First of all, can we all just note that the song "Catch a Falling Star" will forever be ruined for anyone who saw this week's episode of Lost? The song played softly yet insistently in the background as we watched one of the creepiest scenes in the history of the show—our favorite characters emerging from a moment of horrific bloodshed with self-satisfied and somewhat spacey hints of smiles...
But we're getting ahead of ourselves, aren't we? Because the episode was all about Sayid (who wears all black! And is kind of dead. So he must—according to new show logic—be on team Evil).
Sayid's Flash-Sideways self is a doting uncle, dutiful brother, and jealous brother-in-law...you would be too if your bro married your girl. And yet again, he finds himself in a sufficiently ambiguous situation that compels him to murder for what seem to be completely justified reasons.
Yet while Flash-Sideways Sayid is sufficiently shades of gray, Real-Time Sayid becomes increasingly one-sided, going from arguing with Dogen that he had more good than evil in him to obeying the orders of "evil incarnate" (the Man in Black, according to Dogen). His choices eventually lead to the plot-shifting final scene, where key choices are made and battle lines are solidified.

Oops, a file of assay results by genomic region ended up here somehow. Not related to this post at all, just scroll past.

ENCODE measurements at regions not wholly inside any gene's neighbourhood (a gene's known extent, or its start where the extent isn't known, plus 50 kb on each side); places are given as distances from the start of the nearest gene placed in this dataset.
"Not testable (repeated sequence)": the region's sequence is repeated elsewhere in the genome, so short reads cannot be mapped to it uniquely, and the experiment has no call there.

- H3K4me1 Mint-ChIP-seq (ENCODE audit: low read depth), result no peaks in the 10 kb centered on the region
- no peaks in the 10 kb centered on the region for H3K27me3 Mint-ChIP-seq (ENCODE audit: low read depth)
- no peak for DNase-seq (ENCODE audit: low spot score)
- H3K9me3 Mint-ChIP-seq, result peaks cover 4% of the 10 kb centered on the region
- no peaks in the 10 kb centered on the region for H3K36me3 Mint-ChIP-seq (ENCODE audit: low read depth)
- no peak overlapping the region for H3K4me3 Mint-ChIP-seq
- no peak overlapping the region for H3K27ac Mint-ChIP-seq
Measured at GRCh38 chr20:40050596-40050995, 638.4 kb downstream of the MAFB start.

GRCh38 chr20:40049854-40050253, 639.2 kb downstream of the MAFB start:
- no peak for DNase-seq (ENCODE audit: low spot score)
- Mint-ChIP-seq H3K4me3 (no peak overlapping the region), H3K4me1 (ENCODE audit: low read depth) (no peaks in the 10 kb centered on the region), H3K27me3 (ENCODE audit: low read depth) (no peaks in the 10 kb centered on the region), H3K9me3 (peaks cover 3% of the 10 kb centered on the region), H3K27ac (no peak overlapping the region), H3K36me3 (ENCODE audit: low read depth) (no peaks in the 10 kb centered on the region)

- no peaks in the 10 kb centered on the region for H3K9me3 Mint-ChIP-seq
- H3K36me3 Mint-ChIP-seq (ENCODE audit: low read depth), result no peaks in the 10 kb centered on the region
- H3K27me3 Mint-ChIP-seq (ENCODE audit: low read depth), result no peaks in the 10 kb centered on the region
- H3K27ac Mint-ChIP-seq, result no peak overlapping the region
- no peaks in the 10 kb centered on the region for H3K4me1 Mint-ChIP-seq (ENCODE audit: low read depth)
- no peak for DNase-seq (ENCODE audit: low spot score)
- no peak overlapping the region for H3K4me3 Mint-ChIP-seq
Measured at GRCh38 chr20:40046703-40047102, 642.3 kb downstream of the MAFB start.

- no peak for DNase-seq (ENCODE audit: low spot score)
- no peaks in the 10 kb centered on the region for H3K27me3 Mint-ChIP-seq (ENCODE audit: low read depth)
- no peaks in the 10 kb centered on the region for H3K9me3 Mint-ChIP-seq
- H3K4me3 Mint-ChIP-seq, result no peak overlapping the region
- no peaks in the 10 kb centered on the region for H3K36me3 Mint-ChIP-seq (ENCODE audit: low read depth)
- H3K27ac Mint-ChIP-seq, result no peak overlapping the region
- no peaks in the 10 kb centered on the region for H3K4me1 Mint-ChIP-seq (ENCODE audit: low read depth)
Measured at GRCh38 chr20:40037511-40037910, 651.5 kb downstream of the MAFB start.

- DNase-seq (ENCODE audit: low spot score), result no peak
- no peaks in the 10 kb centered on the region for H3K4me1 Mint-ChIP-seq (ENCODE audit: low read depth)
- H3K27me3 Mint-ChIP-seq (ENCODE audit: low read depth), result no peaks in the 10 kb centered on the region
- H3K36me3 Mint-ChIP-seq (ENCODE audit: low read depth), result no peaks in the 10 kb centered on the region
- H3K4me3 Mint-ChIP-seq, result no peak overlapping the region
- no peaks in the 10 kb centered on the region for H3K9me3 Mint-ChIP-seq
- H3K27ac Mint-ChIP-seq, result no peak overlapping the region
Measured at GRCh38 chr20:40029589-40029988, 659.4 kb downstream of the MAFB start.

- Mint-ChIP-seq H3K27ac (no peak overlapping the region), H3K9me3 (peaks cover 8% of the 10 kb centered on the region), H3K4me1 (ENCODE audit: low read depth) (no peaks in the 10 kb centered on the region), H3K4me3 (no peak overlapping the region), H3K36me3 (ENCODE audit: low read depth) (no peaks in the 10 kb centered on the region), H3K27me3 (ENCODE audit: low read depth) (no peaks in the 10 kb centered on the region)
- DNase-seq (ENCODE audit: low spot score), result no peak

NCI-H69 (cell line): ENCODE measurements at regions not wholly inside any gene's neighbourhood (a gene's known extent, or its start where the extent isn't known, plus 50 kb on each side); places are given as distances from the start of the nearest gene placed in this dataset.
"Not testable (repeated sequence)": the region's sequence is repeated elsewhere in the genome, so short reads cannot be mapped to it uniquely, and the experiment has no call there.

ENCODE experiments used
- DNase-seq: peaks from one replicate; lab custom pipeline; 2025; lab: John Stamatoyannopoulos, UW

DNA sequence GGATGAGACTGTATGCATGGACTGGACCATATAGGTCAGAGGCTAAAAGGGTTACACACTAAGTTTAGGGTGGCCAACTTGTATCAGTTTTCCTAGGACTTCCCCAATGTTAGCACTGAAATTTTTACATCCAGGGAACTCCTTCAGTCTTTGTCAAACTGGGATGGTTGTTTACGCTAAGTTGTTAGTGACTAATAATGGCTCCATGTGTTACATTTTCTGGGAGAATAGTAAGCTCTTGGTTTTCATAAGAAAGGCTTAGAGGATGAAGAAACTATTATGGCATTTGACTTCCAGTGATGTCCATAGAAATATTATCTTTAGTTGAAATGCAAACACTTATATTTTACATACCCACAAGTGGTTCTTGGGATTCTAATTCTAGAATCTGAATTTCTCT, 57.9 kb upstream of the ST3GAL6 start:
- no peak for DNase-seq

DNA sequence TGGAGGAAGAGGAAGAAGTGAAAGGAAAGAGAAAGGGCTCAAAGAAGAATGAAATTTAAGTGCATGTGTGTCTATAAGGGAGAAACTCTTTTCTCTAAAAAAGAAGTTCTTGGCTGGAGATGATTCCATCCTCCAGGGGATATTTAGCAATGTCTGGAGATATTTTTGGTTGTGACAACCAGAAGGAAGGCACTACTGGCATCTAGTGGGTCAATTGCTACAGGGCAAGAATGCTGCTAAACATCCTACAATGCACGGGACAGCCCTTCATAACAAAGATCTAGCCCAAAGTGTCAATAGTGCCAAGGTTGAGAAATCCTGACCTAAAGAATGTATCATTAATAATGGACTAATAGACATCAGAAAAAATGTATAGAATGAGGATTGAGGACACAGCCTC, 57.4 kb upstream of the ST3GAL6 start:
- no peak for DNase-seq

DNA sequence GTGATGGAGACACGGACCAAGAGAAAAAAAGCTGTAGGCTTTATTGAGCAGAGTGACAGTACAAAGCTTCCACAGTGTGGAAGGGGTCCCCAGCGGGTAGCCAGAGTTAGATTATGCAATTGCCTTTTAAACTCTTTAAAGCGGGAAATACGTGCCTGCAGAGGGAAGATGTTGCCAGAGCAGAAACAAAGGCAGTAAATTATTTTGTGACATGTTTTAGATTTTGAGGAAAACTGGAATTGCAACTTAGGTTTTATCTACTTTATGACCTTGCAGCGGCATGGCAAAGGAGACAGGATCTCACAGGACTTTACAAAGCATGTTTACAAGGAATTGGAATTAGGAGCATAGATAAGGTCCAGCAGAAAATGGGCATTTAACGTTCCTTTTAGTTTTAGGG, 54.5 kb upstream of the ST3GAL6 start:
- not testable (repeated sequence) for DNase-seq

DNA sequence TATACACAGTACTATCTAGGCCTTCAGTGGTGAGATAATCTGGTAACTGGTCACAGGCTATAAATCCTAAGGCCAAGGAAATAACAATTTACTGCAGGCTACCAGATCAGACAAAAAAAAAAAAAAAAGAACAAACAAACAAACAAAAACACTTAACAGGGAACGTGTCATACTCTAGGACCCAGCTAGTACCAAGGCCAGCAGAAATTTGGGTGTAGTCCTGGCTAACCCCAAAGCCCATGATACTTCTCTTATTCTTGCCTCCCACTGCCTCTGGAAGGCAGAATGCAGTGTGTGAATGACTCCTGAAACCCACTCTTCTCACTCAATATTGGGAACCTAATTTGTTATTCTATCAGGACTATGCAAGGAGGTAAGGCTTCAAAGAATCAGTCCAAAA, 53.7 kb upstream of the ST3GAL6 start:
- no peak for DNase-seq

Scales and judgment and black versus white were all big themes again this week. And the characters are finally only starting to figure out what viewers have known for seasons: they were brought to the island for a reason, they're all somehow connected. That makes each revelation that much less revelatory. Are they really going to be divided into good and evil, black and white, Jack and Locke, Jacob and Man in Black (won't they just give him a name already?)? Or will we find out Lost, as it has been in the past five seasons, does an accurate job of accurately expressing human nuances, even while it is forever more farfetched?
Did ya see that? Moment of the week: The kitchen where Flash-Sideways Sayid kills Martin Keamy is the same one where Naomi recruits Miles for the Kahana in Season Five.
Utterly far-fetched theory that I hope is proven true: The Flash-Sideways timeline? That's what the Man in Black is offering the main characters when he says they can have whatever they want...Claire keeps Aaron, Kate is free, and Sayid gets to see his love, Nadia, live.
Props of the Week Go To: Claire. Still badass and creepy, Emilie de Ravin reveals that she is an unbelievably more versatile actor than she ever was in the first few seasons. When Kate comes to "rescue" her from The Hole, Claire replies, "I'm not the one who needs rescuing."